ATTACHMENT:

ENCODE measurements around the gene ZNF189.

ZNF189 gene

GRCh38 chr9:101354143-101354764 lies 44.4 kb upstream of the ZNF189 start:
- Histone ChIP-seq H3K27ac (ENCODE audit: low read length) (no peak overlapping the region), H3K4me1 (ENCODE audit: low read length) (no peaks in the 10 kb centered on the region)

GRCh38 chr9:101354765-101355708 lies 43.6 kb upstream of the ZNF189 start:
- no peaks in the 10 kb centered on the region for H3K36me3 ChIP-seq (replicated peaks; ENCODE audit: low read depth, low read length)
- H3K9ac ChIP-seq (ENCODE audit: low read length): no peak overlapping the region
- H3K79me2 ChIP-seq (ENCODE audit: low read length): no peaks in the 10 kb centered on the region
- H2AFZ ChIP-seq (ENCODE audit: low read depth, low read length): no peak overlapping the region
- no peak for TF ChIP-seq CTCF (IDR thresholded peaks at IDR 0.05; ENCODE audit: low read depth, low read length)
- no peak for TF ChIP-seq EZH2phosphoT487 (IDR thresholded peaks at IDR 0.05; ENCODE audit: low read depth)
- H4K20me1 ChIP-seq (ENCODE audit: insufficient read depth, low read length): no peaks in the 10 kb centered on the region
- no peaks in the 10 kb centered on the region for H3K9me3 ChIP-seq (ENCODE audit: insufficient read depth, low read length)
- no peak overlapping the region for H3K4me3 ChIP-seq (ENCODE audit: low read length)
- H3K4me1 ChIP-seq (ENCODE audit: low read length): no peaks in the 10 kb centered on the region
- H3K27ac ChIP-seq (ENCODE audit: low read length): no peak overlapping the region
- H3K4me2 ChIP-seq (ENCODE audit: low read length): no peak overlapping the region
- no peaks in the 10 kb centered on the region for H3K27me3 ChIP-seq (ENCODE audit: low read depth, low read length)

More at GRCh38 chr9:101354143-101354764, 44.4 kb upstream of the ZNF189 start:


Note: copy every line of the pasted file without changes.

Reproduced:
ENCODE measurements around the gene ZNF189.

ZNF189 gene

GRCh38 chr9:101354143-101354764 lies 44.4 kb upstream of the ZNF189 start:
- Histone ChIP-seq H3K27ac (ENCODE audit: low read length) (no peak overlapping the region), H3K4me1 (ENCODE audit: low read length) (no peaks in the 10 kb centered on the region)

GRCh38 chr9:101354765-101355708 lies 43.6 kb upstream of the ZNF189 start:
- no peaks in the 10 kb centered on the region for H3K36me3 ChIP-seq (replicated peaks; ENCODE audit: low read depth, low read length)
- H3K9ac ChIP-seq (ENCODE audit: low read length): no peak overlapping the region
- H3K79me2 ChIP-seq (ENCODE audit: low read length): no peaks in the 10 kb centered on the region
- H2AFZ ChIP-seq (ENCODE audit: low read depth, low read length): no peak overlapping the region
- no peak for TF ChIP-seq CTCF (IDR thresholded peaks at IDR 0.05; ENCODE audit: low read depth, low read length)
- no peak for TF ChIP-seq EZH2phosphoT487 (IDR thresholded peaks at IDR 0.05; ENCODE audit: low read depth)
- H4K20me1 ChIP-seq (ENCODE audit: insufficient read depth, low read length): no peaks in the 10 kb centered on the region
- no peaks in the 10 kb centered on the region for H3K9me3 ChIP-seq (ENCODE audit: insufficient read depth, low read length)
- no peak overlapping the region for H3K4me3 ChIP-seq (ENCODE audit: low read length)
- H3K4me1 ChIP-seq (ENCODE audit: low read length): no peaks in the 10 kb centered on the region
- H3K27ac ChIP-seq (ENCODE audit: low read length): no peak overlapping the region
- H3K4me2 ChIP-seq (ENCODE audit: low read length): no peak overlapping the region
- no peaks in the 10 kb centered on the region for H3K27me3 ChIP-seq (ENCODE audit: low read depth, low read length)

More at GRCh38 chr9:101354143-101354764, 44.4 kb upstream of the ZNF189 start: